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Nationalization of Banks – Nation...

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Nationalization of Banks – Nationalized Banks

shape Introduction

Before 1949, all the commercial banks in India were exclusively owned, controlled and managed by private entrepreneurs. The process of nationalization of banks began with the nationalization of RBI on 1st Jan 1949, with the passing of Reserve Bank (Transfer of Public Ownership) Act, 1948. RBI was nationalized to ensure greater coordination of monetary, economic and fiscal policies in independent India.

shape Banks

  • The first step towards the nationalization of commercial banks started with the nationalization of the Imperial Bank of India as the State Bank of India on 1 July 1955.

  • After this the 7 State-associated banks were nationalized as subsidiaries of the State Bank of India in 1959.

  • The 7 associate banks were–the State Bank of Hyderabad,the State Bank of Jaipur and Bikaner, the State Bank of Travancore, the State Bank of Mysore, the State Bank of Patiala, the State Bank of Indore, and the State Bank of Saurashtra.

On 19th July 1969, 14 major commercial banks with deposits exceeding Rs. 50 crores were nationalized.

    1. Allahabad Bank
    2. Bank of Baroda
    3.Bank of India
    4. Bank of Maharashtra
    5. Canara Bank
    6. Central Bank of India
    7. Dena Bank
    8. Indian Bank
    9. Indian Overseas Bank
    10. Punjab National Bank
    11. Syndicate Bank
    12. Union Bank of India
    13. United Bank of India
    14. United Commercial Bank (now known as UCO bank)

On 15th April 1980, 6 more commercial banks were nationalized which were having the deposits above Rs.200 crores. The banks were:

    1. Andhra Bank
    2. Corporation Bank
    3. New Bank of India
    4. Punjab and Sind Bank
    5. Oriental Bank of Commerce
    6. Vijaya Bank

  • Because of the nationalization, the major segment of the banking sector came under the control of the Government.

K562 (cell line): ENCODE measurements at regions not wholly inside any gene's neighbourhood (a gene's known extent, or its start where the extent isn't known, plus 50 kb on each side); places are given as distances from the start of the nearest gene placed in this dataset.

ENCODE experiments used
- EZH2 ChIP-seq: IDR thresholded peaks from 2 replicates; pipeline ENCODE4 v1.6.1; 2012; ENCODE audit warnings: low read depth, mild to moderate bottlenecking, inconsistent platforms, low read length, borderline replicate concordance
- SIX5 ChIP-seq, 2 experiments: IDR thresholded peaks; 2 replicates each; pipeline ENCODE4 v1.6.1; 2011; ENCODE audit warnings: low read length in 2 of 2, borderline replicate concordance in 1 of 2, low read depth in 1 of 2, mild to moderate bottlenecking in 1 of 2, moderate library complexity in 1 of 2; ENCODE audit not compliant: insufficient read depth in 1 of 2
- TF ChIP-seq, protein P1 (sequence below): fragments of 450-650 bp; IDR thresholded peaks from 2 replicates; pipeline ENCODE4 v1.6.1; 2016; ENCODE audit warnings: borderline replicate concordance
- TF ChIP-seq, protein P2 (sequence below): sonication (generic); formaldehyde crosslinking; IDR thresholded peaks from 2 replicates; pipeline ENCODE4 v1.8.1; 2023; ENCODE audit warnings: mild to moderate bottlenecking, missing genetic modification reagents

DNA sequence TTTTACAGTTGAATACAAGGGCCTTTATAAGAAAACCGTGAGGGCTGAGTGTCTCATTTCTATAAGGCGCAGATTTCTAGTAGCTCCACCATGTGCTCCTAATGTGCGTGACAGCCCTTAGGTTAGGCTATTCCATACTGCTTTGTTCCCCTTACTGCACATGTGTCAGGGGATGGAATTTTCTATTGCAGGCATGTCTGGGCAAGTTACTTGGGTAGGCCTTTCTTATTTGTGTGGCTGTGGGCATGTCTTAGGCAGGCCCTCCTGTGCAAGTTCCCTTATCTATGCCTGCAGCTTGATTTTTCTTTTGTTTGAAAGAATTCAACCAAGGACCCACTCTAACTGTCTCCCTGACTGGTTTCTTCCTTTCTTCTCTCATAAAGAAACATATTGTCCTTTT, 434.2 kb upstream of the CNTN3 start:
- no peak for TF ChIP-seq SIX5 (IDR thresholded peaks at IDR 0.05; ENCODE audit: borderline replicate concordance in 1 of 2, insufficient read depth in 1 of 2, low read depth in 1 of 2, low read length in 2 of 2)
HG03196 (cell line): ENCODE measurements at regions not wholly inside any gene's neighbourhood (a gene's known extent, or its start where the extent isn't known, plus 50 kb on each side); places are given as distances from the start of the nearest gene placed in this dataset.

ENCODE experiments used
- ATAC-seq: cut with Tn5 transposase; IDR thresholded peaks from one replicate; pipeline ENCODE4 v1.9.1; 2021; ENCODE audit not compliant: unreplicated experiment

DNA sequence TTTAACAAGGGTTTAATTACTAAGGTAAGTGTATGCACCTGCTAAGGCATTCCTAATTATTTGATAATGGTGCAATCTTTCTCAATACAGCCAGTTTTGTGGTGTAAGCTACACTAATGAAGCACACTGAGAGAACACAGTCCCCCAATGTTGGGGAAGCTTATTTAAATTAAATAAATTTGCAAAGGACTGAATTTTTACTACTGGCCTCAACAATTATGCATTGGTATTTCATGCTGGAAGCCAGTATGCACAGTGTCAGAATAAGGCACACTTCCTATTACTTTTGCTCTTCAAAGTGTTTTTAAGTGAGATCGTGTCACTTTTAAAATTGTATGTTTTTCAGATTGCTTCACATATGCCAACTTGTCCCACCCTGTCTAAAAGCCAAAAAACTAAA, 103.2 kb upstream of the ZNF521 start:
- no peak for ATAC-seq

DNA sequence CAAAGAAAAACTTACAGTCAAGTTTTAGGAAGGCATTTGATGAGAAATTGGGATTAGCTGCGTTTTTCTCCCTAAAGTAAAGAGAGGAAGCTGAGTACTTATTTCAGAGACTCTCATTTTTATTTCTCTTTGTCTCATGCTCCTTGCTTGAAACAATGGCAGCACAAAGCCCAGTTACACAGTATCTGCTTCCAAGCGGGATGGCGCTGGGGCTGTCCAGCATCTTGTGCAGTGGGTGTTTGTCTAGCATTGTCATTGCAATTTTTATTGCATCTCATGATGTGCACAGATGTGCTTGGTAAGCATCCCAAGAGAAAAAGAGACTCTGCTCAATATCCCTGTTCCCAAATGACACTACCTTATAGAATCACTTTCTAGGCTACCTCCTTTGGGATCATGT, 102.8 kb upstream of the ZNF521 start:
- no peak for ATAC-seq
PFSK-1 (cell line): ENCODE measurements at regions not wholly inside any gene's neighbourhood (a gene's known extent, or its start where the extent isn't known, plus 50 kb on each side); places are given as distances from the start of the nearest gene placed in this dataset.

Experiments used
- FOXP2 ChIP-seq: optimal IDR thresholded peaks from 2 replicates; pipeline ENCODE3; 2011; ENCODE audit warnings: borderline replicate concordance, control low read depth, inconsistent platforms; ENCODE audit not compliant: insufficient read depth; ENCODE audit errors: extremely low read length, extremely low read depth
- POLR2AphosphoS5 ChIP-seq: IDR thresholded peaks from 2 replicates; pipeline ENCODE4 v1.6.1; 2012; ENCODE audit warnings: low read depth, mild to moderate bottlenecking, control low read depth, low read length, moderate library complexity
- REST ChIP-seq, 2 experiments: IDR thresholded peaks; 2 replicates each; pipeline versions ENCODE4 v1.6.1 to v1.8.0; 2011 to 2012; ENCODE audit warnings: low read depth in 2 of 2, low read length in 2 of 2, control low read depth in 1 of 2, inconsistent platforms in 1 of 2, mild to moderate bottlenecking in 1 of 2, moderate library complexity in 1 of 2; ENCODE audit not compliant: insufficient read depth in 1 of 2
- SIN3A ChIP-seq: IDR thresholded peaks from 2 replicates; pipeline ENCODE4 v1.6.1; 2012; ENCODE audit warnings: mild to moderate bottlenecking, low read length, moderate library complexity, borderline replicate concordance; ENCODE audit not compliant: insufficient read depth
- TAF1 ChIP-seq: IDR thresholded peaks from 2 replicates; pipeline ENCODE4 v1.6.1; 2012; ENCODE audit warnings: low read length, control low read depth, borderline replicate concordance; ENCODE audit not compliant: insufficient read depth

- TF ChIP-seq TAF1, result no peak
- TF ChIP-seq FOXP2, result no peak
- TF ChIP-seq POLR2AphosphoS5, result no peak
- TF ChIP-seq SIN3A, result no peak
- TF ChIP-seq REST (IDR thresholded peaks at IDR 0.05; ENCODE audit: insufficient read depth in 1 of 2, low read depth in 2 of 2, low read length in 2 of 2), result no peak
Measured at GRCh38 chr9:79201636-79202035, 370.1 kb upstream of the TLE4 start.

• The nationalization of banks imparted major impetus to branch expansion in unbanked, rural and semi-urban areas, which in turn resulted in huge deposit mobilization, thereby giving boost to the overall savings rate of the economy.

  • It also resulted in scaling up of lending to agriculture and its allied sectors.

  • The Banking Companies (Acquisition and Transfer of Undertakings) Act, 1970 under which 14 banks were nationalized with effect from 19 July 1969 spelt the main objective as “to serve better the needs of development of the economy in conformity with national policy and objectives and for matters connected therewith or incidental thereto”.


These objectives included:

  • To mobilize the savings of the people to the largest possible extent and to utilize them for productive purposes.

  • To ensure the operations of the banking system for a larger social purpose and to subject them to close public regulation.

  • To meet the legitimate credit needs of private sector industry and trade, big or small.

  • To meet in an increasing manner the needs of productive sectors of the economy and in particular those of farmers, small scale industrialists and self-employed professional groups.

  • To actively foster the growth of the new and progressive entrepreneurs and credit fresh opportunities for hitherto neglected and backward areas in different parts of the country.

  • To curb the use of bank credit for speculative and other unproductive purposes;

  • To provide adequate training and reasonable terms of service to bank staff

  • To considerably expand the branch network of bank in all parts of the country, and to reduce regional and sectoral imbalance in banking and through that in economic development.

  • Five associates & the Bharatiya Mahila Bank became part of the State Bank of India (SBI) on 1st April 2017, catapulting the country’s largest lender to among the top 50 banks in the world.

  • State Bank of Bikaner and Jaipur (SBBJ), State Bank of Hyderabad (SCH), State Bank of Mysore (SBM), State Bank of Patiala (SBP) and State Bank of Travancore (SBT), besides Bharatiya Mahila Bank (BMB), merged with SBI with effect from April 1,2017.

  • The merged entity resulted in the deposit base of more than Rs 26 lakh crore and advances level of 18.50 lakh crore.

  • Post-merger, the bank will rationalize its branch network by relocating some of the branches to maximize reach.

  • This will help the bank optimize its operations and improve profitability

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